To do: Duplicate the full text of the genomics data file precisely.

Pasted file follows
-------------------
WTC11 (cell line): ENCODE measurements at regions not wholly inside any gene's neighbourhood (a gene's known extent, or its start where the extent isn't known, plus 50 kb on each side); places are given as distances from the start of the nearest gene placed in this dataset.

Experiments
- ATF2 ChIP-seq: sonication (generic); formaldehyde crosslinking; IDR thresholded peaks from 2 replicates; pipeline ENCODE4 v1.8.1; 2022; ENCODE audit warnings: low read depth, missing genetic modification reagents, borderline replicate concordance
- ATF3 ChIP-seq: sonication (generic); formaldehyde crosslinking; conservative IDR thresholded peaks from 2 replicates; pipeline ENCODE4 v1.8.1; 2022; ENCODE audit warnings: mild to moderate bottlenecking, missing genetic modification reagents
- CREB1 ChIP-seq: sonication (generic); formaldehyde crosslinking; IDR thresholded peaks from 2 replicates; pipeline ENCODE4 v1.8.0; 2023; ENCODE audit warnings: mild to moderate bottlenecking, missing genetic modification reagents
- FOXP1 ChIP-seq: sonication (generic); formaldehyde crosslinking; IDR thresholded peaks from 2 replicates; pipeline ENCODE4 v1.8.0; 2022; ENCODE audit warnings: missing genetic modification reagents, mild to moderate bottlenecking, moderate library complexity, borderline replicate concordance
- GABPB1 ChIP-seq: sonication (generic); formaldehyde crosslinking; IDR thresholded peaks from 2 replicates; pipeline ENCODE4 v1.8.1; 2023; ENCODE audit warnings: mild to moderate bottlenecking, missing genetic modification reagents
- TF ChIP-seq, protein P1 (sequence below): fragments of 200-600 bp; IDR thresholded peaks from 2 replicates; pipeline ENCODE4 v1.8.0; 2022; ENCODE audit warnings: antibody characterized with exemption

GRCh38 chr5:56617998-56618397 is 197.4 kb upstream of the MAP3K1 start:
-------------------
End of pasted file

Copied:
WTC11 (cell line): ENCODE measurements at regions not wholly inside any gene's neighbourhood (a gene's known extent, or its start where the extent isn't known, plus 50 kb on each side); places are given as distances from the start of the nearest gene placed in this dataset.

Experiments
- ATF2 ChIP-seq: sonication (generic); formaldehyde crosslinking; IDR thresholded peaks from 2 replicates; pipeline ENCODE4 v1.8.1; 2022; ENCODE audit warnings: low read depth, missing genetic modification reagents, borderline replicate concordance
- ATF3 ChIP-seq: sonication (generic); formaldehyde crosslinking; conservative IDR thresholded peaks from 2 replicates; pipeline ENCODE4 v1.8.1; 2022; ENCODE audit warnings: mild to moderate bottlenecking, missing genetic modification reagents
- CREB1 ChIP-seq: sonication (generic); formaldehyde crosslinking; IDR thresholded peaks from 2 replicates; pipeline ENCODE4 v1.8.0; 2023; ENCODE audit warnings: mild to moderate bottlenecking, missing genetic modification reagents
- FOXP1 ChIP-seq: sonication (generic); formaldehyde crosslinking; IDR thresholded peaks from 2 replicates; pipeline ENCODE4 v1.8.0; 2022; ENCODE audit warnings: missing genetic modification reagents, mild to moderate bottlenecking, moderate library complexity, borderline replicate concordance
- GABPB1 ChIP-seq: sonication (generic); formaldehyde crosslinking; IDR thresholded peaks from 2 replicates; pipeline ENCODE4 v1.8.1; 2023; ENCODE audit warnings: mild to moderate bottlenecking, missing genetic modification reagents
- TF ChIP-seq, protein P1 (sequence below): fragments of 200-600 bp; IDR thresholded peaks from 2 replicates; pipeline ENCODE4 v1.8.0; 2022; ENCODE audit warnings: antibody characterized with exemption

GRCh38 chr5:56617998-56618397 is 197.4 kb upstream of the MAP3K1 start: